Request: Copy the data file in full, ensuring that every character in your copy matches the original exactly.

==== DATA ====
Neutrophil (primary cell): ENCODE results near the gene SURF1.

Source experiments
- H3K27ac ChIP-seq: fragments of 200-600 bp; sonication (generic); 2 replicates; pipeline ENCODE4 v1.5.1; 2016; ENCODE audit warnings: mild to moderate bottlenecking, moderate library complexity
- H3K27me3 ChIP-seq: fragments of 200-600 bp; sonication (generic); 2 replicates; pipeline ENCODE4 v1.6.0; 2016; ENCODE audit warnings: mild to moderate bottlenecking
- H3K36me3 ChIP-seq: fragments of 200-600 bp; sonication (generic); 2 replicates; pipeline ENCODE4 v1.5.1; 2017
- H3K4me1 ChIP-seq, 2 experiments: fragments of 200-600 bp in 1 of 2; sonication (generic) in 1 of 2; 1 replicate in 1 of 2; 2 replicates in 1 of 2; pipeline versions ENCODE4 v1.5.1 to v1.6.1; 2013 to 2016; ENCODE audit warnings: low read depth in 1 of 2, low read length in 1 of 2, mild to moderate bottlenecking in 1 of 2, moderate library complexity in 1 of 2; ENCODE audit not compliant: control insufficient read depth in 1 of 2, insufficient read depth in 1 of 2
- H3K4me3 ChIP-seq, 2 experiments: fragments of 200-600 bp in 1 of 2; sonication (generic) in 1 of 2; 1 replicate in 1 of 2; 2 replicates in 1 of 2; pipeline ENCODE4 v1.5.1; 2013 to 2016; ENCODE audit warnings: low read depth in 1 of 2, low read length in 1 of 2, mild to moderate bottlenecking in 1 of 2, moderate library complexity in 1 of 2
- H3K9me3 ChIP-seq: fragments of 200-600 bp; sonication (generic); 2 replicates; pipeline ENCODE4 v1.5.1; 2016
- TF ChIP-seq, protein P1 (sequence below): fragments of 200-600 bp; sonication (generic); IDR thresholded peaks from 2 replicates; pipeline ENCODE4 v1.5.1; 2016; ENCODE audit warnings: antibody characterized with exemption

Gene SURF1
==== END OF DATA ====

Neutrophil (primary cell): ENCODE results near the gene SURF1.

Source experiments
- H3K27ac ChIP-seq: fragments of 200-600 bp; sonication (generic); 2 replicates; pipeline ENCODE4 v1.5.1; 2016; ENCODE audit warnings: mild to moderate bottlenecking, moderate library complexity
- H3K27me3 ChIP-seq: fragments of 200-600 bp; sonication (generic); 2 replicates; pipeline ENCODE4 v1.6.0; 2016; ENCODE audit warnings: mild to moderate bottlenecking
- H3K36me3 ChIP-seq: fragments of 200-600 bp; sonication (generic); 2 replicates; pipeline ENCODE4 v1.5.1; 2017
- H3K4me1 ChIP-seq, 2 experiments: fragments of 200-600 bp in 1 of 2; sonication (generic) in 1 of 2; 1 replicate in 1 of 2; 2 replicates in 1 of 2; pipeline versions ENCODE4 v1.5.1 to v1.6.1; 2013 to 2016; ENCODE audit warnings: low read depth in 1 of 2, low read length in 1 of 2, mild to moderate bottlenecking in 1 of 2, moderate library complexity in 1 of 2; ENCODE audit not compliant: control insufficient read depth in 1 of 2, insufficient read depth in 1 of 2
- H3K4me3 ChIP-seq, 2 experiments: fragments of 200-600 bp in 1 of 2; sonication (generic) in 1 of 2; 1 replicate in 1 of 2; 2 replicates in 1 of 2; pipeline ENCODE4 v1.5.1; 2013 to 2016; ENCODE audit warnings: low read depth in 1 of 2, low read length in 1 of 2, mild to moderate bottlenecking in 1 of 2, moderate library complexity in 1 of 2
- H3K9me3 ChIP-seq: fragments of 200-600 bp; sonication (generic); 2 replicates; pipeline ENCODE4 v1.5.1; 2016
- TF ChIP-seq, protein P1 (sequence below): fragments of 200-600 bp; sonication (generic); IDR thresholded peaks from 2 replicates; pipeline ENCODE4 v1.5.1; 2016; ENCODE audit warnings: antibody characterized with exemption

Gene SURF1